However, if I were forced to pluck out one single song from the whole session it would have to be ‘This Is’. Paul had brought his xylophone with him with the intention of getting Simon (or anyone really) to play some simple but precise tones. These ended up being played by Simon on the piano while Paul sang the text and I plucked an improvised bass line. There ensued a hypnotic trance-like experience with us all in our own little worlds, not wanting it to end. It never did end in fact, it is still going now; we just had to pull the plug to give the impression of an ending. Paul's "FAR!!!" was recorded at various distances until we found the correct one. Sparse bass drums were added the following day, as were the guitar noises in the background that Malc managed to turn into something atmospheric and wonderful.
The journey home again after day 1 was a roar, with silly jokes being swapped back and forth. The threesome had to split up upon arrival at Victoria and we said a lump-in-the-throat goodbye to Mr B.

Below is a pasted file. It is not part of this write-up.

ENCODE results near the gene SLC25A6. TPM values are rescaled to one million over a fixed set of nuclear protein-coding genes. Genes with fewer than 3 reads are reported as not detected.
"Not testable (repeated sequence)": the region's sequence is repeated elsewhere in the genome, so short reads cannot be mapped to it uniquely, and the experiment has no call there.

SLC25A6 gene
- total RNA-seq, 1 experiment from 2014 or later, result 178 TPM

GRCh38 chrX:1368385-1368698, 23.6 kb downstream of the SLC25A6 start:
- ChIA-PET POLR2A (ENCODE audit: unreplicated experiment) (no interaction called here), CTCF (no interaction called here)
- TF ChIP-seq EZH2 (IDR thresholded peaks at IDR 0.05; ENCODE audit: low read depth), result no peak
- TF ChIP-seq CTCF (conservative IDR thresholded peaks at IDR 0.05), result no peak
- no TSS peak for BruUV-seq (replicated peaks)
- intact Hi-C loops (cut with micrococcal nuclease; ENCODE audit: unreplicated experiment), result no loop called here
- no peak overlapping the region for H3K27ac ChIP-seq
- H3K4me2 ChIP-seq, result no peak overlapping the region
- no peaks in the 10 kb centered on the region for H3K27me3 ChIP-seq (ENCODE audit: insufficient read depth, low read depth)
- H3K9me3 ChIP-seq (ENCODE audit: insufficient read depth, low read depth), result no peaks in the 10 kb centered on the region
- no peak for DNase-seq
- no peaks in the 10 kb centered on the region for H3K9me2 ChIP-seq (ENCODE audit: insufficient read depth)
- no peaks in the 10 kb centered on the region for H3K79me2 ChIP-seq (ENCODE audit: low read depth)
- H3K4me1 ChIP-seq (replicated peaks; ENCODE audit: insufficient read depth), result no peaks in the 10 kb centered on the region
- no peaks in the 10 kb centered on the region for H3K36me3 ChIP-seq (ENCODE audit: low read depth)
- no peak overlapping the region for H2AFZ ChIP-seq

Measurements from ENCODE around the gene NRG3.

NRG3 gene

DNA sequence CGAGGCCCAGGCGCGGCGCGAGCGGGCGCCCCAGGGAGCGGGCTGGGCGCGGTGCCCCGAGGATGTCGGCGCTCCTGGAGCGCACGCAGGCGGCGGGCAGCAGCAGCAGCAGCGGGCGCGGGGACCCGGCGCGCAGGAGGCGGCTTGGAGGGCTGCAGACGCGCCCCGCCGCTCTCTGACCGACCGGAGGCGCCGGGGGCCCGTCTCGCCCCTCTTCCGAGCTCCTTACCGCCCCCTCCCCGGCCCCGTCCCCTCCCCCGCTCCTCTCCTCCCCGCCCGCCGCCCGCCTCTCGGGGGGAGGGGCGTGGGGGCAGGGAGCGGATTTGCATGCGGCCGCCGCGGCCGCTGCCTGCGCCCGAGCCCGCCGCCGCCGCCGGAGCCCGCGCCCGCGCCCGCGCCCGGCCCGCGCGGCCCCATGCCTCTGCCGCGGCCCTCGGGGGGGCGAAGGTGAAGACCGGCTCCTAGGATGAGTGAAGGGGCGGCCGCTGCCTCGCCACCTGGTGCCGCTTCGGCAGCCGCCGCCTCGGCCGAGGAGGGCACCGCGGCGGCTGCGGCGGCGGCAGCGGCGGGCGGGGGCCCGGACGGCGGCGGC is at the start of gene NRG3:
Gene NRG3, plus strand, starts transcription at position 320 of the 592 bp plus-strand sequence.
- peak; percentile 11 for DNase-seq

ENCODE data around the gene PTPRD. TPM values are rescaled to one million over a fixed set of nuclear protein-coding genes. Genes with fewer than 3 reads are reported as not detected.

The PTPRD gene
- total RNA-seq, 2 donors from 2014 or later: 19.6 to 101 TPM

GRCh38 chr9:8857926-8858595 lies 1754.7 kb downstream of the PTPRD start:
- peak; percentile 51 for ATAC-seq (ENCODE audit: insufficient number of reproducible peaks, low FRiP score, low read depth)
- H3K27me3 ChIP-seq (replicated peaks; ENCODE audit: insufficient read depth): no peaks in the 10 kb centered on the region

Day 2 was spent by Paul and myself recording guitar and percussion overdubs and although we never did get time to attack my little Irish ditty, we did complete the ultimate version of I Hate Blues, another of my old songs but a joy to have recorded with Mr H. No one hits a cymbal like this man, man.
None of this would have been possible without the understanding and help of Malcolm. He really was on the same wavelength, discouraging most attempts by us to go for a second take and rightly deserves his role as the fifth* Bisonic member.
I can safely say without fear of contradiction that this has been one of the most rewarding and enjoyable projects/bands, call it what you like, that I have ever taken part in. Paul's lyrics are always a joy to read and his production skills cannot be praised enough. He knew what he wanted and he knew how to get it. I'm just glad he chose me to help.